Most Neopagan are more than familiar with the Traditional Neopagan/Wiccan Wheel of the Year. In Eclectic Wicca the Myth of the Wheel follows the dance of the God and Goddess. The God is born of the Goddess on Yule. The God matures from a newborn to a young man during Imbolc and Ostara. The God and Goddess fall in love, marry and join sexually for the first time on Beltane. On Litha the Goddess discovers She is Pregnant with the Child of Promise, while the God reaches His peak of power. During Lughnasadh and Mabon the God continues to age and His power continues to decreases. On Samhain the God dies, but will be reborn to the Goddess on Yule as the Child of Promise and the cycle continues again.
When a pagan realize that they are Goddess centric they may also realize the mainstream Neopagan Myth of the Wheel of the Year is no longer relevant to them. If the Goddess Centric Pagan decides to keep the Wheel as a part of their practice, which many of us do, then the question arises "what are they celebrating when they celebrate the Sabbats?" I know personally this was one question of mine when I first embraced a Goddess centric path. In this two part series of posts I will offer basic information on the Dianic Wheel of the year as well as my own take on the Sabbats, in order to give those new to the Goddess path some ideas to incorporate into their personal practice.
The Dianic Goddess Wheel according to Ruth Barrett
In Ruth Barrett’s book Women’s Rites, Women’s Mysteries she provides information on the Dianic Wiccan Wheel of the Year. In Dianic Wicca instead of the heterosexual dance of the God and Goddess their wheel is centered on the Goddess’s transition from Maiden to Mother to Crone back to the Maiden again. Bellow I will give a quick summery of the meanings and themes of each Sabbat in the Dianic Tradition. If this version of the Sabbats appeals to you and you would like more info, I would suggest you pick up Barrett’s book. I have first stated the title of each individual Sabbat as known in the Dianic Tradition and then added it’s more common name in ( ) when needed to help prevent confusion.
Main theme: Conception. In the Dianic tradition the Goddess does not give birth on the Winter Solstice. As this is not a common occurrence in the Natural world, and offspring birthed at this time would be unlikely to survive. Instead they view the Winter Solstice as the time that the Goddess in her Crone stage passes away and conceive Herself as the Child of Light. To the Dianics Solstice does not mark the rebirth of the Sun, but the conception of the Maiden Goddess whose birth will come at a later time.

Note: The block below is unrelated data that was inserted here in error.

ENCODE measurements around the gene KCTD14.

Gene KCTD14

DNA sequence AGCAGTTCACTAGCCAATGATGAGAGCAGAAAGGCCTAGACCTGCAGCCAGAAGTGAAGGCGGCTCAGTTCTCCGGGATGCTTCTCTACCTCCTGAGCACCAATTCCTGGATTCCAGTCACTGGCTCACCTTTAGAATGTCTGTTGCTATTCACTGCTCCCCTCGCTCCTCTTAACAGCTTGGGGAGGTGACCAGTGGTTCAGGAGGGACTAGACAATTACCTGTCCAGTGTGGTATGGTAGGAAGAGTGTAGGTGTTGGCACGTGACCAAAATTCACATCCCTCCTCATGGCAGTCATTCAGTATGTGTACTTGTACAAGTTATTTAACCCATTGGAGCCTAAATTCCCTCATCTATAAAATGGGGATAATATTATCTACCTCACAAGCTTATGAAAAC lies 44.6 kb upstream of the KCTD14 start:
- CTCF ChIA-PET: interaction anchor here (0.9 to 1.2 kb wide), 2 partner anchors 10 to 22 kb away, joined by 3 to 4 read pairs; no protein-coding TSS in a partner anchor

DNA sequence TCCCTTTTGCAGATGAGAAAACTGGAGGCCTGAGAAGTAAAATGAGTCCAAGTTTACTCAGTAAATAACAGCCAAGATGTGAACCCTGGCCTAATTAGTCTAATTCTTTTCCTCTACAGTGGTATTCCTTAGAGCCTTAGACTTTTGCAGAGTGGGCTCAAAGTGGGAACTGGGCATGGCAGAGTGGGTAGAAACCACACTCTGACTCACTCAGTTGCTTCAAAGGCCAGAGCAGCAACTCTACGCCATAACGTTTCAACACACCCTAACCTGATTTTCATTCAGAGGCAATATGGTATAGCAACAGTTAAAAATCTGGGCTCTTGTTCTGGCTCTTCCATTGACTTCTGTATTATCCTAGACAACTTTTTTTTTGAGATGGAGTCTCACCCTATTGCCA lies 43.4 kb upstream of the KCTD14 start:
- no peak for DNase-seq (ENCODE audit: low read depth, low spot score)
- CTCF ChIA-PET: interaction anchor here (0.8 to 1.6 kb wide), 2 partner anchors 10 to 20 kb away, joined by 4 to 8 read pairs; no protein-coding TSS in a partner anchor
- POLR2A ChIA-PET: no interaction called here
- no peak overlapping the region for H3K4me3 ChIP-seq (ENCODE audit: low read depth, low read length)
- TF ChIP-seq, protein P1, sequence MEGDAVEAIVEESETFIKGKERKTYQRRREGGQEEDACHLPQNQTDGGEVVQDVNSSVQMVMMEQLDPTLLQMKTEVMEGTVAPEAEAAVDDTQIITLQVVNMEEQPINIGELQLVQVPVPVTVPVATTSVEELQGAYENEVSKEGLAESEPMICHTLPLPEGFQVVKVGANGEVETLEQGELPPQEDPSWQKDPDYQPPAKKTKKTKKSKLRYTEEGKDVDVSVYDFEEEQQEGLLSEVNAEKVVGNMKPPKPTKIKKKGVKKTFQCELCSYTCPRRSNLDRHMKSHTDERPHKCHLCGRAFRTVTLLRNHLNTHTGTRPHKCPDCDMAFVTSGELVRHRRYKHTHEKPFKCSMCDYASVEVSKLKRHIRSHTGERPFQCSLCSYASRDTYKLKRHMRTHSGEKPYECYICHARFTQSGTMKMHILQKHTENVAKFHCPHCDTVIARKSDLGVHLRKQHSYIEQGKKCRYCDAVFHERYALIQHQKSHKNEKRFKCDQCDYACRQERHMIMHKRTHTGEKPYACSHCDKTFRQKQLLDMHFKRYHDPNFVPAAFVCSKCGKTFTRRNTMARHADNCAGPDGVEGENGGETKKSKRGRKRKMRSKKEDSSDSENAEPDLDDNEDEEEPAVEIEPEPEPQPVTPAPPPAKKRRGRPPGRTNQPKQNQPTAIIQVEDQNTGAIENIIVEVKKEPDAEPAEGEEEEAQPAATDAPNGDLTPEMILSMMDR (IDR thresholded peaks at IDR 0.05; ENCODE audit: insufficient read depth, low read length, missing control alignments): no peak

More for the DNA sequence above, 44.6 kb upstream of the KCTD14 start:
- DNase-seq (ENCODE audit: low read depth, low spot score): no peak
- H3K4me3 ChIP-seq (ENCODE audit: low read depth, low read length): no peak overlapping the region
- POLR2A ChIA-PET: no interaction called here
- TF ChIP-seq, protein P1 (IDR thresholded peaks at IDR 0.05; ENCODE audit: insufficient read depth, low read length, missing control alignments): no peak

Main theme: Quickening. In the Dianic tradition Brigid celebrates the Crones transformation and rebirth as the Maiden. In the tradition this is also the time formal initiations into Dianic Wicca are done.
Main theme: Emergence. In the Dianic Tradition the Spring Equinox marks the Maiden’s return to the world.
May Eve (Beltane)
Main theme: Menstruation. While most Wiccan and Neopagan traditions celebrate the marriage, and the sexual joining of the God and Goddess on Beltane, the Dianic celebrate the Maiden Goddess’s first bloods on this day.
Main theme: Union. In the Dianic tradition Summer Solstice is the celebration of fertility, the ability to create and the Mother aspect of the Goddess.
First Harvest (Lughnasadh)
Main theme: Ripening. In the Dianic tradition First Harvest is the celebration of the abundance of the Goddess, as well as the obligation of Sacrifice to the Goddess in Her reaper aspect.
Main theme: Descent. Dianic Wiccans observe the transition of the Goddess from Mother to Crone on the Autumn Equinox. To the Dianics this is also a holiday of thanksgiving.
Main theme: Deeping. On Hallowmas, Dianics believe the Goddess in Her Crone aspect deepens into Herself and rests. To the Dianics this is also the time a woman should shed all that is no longer useful and is harmful so that she can have a fresh start in the New Year. Also according to Z Budapest’s, The Holy Book of Women’s Mysteries Hallowmas is the time to honor and remember all the women who died during the Witch Trials.
Some variations to the Dianic Wheel.
While Shekhinah Mountainwater did not call the path she taught Dianic Wicca, it is very similar to Dianic Wicca and her teachings are very influential to the Dianic community. Mountainwater’s take on the Wheel of the Year is very similar to the Dianic, but has a few differences where I will share below. I will only mention the Sabbats that have greatly differing themes than those in Dianic Wicca. If you would like to learn more about Mountainwater’s views on the Wheel of the year, read her book Ariadne’s Thread: A Workbook of Goddess Magic.
Winter Solstice: In Mountainwater’s Wheel the Maiden is spiritually reborn on the Winter Solstice.
Spring Equinox: The Spring Equinox marks the Maiden’s physical rebirth into the world.
Summer Solstice: In Mountainwater’s Wheel, the Summer Solstice is a celebration of Love, Sexuality and the Goddess's impregnation. Mountainwater notes that this fertilization can be self-made, community made, or the result of the joining of two lovers.
This is the end of Part One, my personal Wheel of the Year is to come soon...